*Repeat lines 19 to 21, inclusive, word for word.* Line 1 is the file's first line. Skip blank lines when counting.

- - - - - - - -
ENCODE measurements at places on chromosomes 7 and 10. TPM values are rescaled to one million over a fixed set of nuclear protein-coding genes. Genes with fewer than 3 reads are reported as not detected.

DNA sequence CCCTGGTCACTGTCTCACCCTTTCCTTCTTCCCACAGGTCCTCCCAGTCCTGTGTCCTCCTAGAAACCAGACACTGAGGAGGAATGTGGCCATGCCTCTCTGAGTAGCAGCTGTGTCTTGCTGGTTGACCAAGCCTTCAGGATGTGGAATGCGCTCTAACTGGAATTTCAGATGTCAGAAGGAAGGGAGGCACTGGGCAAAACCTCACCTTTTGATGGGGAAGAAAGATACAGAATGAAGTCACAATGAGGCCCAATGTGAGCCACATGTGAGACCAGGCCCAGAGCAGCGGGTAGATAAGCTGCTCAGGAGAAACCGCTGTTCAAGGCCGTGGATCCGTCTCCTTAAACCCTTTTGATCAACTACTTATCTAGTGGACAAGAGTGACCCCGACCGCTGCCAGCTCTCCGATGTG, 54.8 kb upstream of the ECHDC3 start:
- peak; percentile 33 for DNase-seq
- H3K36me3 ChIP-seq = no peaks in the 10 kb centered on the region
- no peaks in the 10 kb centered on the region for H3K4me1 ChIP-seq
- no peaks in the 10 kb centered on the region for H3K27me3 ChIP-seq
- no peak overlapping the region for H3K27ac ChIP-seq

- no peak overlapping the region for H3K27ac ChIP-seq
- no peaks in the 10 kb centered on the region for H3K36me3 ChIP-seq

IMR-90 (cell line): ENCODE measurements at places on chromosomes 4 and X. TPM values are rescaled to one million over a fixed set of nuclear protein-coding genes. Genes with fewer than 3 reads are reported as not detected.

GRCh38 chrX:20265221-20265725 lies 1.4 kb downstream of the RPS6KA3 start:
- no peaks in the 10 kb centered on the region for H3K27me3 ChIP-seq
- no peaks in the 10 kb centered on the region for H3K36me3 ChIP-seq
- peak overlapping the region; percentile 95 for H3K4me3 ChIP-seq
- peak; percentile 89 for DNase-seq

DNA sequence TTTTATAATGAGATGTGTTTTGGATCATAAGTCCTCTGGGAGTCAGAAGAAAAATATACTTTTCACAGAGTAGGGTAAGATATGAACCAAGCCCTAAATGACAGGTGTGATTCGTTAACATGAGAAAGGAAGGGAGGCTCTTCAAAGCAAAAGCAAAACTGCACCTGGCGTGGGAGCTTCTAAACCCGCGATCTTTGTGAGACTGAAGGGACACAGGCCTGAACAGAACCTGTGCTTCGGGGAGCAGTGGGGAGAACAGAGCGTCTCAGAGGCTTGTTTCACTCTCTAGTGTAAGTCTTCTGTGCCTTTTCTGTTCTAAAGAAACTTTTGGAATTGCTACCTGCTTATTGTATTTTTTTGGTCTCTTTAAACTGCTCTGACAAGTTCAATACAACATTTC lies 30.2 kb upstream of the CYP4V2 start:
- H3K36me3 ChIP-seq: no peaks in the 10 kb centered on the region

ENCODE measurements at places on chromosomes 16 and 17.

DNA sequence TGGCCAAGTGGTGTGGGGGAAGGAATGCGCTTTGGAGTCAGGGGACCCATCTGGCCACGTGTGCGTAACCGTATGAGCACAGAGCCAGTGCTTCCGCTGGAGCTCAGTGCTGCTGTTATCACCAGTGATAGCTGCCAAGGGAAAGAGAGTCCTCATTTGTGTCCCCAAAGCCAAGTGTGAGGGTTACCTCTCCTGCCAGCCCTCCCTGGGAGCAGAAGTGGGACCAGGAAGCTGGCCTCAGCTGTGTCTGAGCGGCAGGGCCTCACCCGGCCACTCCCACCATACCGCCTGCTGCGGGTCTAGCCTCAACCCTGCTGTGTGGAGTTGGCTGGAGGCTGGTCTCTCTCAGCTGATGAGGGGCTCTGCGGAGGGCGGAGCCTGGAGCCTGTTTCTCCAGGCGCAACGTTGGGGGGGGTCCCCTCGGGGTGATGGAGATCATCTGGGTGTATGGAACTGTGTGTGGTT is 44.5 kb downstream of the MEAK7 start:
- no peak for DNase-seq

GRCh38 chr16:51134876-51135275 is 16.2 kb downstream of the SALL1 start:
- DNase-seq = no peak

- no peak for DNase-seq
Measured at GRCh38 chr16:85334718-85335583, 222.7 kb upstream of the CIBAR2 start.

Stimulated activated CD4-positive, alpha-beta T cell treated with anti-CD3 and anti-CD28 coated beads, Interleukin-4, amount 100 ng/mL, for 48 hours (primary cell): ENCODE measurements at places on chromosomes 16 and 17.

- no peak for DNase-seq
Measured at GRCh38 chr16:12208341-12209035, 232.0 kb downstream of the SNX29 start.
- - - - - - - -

DNA sequence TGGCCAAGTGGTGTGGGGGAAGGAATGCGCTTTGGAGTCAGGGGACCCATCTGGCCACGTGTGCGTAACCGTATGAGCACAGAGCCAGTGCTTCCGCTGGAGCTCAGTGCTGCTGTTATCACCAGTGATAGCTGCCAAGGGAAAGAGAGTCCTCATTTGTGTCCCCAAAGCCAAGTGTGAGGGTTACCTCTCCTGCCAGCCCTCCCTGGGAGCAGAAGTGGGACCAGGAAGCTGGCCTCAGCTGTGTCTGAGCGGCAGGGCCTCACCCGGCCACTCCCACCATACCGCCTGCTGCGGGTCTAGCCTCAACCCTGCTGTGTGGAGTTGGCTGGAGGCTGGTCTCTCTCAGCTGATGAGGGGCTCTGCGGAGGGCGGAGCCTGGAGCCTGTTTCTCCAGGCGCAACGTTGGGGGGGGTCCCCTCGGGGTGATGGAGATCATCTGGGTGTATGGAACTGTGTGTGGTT is 44.5 kb downstream of the MEAK7 start:
- no peak for DNase-seq

GRCh38 chr16:51134876-51135275 is 16.2 kb downstream of the SALL1 start: